Russia cannot take on the West directly; indeed, it needs it to survive. Moscow seeks instead to slowly undermine the Western global order through engagement and corruption of its elites. The title of Russian analyst Lilia Shevtsova's March 2017 article sums it up: Russia cannot live with the West or without it.
November 2003 marked the beginning of the 'Colour Revolutions'—peaceful uprisings against corrupt regimes that swept the post-Soviet space, beginning with Georgia's Rose Revolution and Ukraine's Orange Revolution of late 2004-2005. At the time, the Middle East was also touched by change: Lebanon underwent the Cedar Revolution in February-April 2005.
Putin saw the hand of Washington behind these events. As a KBG man in the Soviet security agency, he watched the Soviet Union itself instigate uprisings to undermine unfriendly regimes. Putin, whose understanding of the West and especially the United States has always been limited, could not imagine that the West would behave any differently towards him. As far as he is concerned, the only difference between himself and the West is wealth. According to one Russian political analyst, "Putin sincerely believes the 'Orange Revolution' in Ukraine was instigated by the US State Department and he hates the West for it."
That year, Putin became noticeably more aggressive in the foreign policy arena and more authoritarian on the domestic front. To justify the domestic measures, he used the September 2004 terrorist seizure of a school in Beslan, North Ossetia, although it was Moscow's rescue attempt that led to the deaths of more than 300 hostages, the vast majority of whom were children.
When the Arab upheavals began in December 2010, the Kremlin viewed them the same way it saw the Colour Revolutions and by this time Putin had become much more belligerent. Kremlin-controlled media referred to the uprisings as "chaos." For the Russian public, the turbulent 1990s that followed the Soviet Union's collapse became synonymous with chaos; the message resonated with Russians and indirectly supported the dichotomy of chaos vs. order that Putin had worked on establishing since his ascent to power.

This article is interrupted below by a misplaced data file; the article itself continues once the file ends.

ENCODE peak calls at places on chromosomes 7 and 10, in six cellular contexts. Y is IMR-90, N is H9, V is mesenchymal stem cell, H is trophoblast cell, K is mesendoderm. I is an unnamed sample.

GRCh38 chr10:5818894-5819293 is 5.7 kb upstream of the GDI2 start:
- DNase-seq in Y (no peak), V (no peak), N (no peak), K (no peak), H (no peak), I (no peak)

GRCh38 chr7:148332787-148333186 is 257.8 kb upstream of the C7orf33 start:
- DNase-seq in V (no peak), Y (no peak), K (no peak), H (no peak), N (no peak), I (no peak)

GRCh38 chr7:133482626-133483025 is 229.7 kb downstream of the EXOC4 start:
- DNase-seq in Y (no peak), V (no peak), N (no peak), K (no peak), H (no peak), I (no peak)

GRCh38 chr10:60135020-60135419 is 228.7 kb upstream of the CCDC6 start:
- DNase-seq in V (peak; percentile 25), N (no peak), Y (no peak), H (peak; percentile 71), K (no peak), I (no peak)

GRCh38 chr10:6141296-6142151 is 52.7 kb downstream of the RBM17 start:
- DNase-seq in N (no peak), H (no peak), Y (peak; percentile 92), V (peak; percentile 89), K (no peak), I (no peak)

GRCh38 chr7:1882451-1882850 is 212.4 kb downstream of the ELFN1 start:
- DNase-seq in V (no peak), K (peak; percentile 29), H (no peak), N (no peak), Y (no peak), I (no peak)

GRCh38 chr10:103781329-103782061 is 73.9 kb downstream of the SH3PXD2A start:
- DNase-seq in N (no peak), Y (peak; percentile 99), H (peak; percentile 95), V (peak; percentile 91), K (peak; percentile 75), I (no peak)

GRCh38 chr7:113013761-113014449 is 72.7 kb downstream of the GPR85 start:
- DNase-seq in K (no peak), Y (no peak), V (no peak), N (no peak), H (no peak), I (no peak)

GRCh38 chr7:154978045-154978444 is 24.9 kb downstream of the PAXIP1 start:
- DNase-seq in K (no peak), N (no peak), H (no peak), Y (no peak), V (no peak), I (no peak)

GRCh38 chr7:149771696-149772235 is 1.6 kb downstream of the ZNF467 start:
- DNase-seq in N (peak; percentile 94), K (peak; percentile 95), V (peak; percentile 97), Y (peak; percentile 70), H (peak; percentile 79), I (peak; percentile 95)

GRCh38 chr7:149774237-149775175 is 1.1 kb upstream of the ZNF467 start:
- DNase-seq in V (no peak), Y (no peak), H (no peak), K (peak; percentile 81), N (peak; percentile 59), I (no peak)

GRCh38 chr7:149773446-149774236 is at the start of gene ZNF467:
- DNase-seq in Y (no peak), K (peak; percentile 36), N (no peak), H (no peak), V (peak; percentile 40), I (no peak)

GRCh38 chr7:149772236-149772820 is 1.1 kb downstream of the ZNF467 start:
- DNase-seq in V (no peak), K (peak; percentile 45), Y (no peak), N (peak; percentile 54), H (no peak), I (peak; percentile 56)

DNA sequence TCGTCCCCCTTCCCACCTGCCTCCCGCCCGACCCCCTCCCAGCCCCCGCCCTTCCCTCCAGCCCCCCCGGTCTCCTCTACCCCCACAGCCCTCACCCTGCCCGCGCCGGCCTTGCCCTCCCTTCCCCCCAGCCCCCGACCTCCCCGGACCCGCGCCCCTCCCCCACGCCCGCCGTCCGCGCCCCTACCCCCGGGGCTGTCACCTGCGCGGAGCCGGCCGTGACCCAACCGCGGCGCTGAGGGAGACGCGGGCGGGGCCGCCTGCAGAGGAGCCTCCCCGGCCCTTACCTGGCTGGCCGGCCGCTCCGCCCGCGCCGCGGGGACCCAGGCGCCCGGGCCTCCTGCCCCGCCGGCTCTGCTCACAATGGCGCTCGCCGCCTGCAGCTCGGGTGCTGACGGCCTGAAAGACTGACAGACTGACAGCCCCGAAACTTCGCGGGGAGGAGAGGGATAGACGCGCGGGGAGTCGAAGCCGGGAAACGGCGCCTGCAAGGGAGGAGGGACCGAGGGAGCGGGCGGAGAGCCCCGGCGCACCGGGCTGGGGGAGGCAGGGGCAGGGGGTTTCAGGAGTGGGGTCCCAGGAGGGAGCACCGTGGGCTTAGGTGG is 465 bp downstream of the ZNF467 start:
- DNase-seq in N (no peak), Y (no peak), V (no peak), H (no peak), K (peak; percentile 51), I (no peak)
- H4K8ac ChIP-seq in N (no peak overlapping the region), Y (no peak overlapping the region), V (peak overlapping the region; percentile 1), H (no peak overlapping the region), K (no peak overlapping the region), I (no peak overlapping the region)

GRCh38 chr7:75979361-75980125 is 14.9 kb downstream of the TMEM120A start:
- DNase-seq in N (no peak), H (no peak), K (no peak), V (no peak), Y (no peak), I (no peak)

In October 2011, following a UN-led campaign, Libyan dictator, Muammar Gaddafi met a gruesome end after Western-backed National Transitional Council forces found him hiding in a tunnel in Sirte. Putin, who was now Prime Minister, saw in those events a UN-approved and US-led colour revolution that had ousted another authoritarian leader. Later that year, Russia was swept by the largest anti-government protests since the fall of the Soviet Union. Putin blamed US Secretary of State, Hillary Clinton for having "given the signal" for protesters to come out. Given this mindset, it is hardly surprising that Putin backed Bashar al-Assad when protests broke out in Damascus in March 2011. Putin had no intention of abandoning the Syrian dictator, as protecting Assad meant protecting himself.
It is no accident that the Kremlin has always insisted that it went into Syria at Assad's request to protect a "legitimate government" against terrorists. This line was designed to pound into the Russian audience the message that revolt against any government is always wrong. "Nobody can be allowed to try to implement the 'Libyan scenario' in Syria," Putin said in February 2012.
The Kremlin rhetoric of purported US-led regime change worldwide has only grown in recent years. In December 2016, one major Kremlin-controlled publication unambiguously described the Arab upheavals as a "series of government coups initiated by the American special services." Speaking at a public forum in August 2017, Russian Foreign Minister, Sergey Lavrov highlighted the Kremlin's conviction that Washington was behind all regime change.
About the author: Anna Borshchevskaya is the Ira Weiner fellow at the Washington Institute for Near East Policy, where she focuses on Russia's policy towards the Middle East.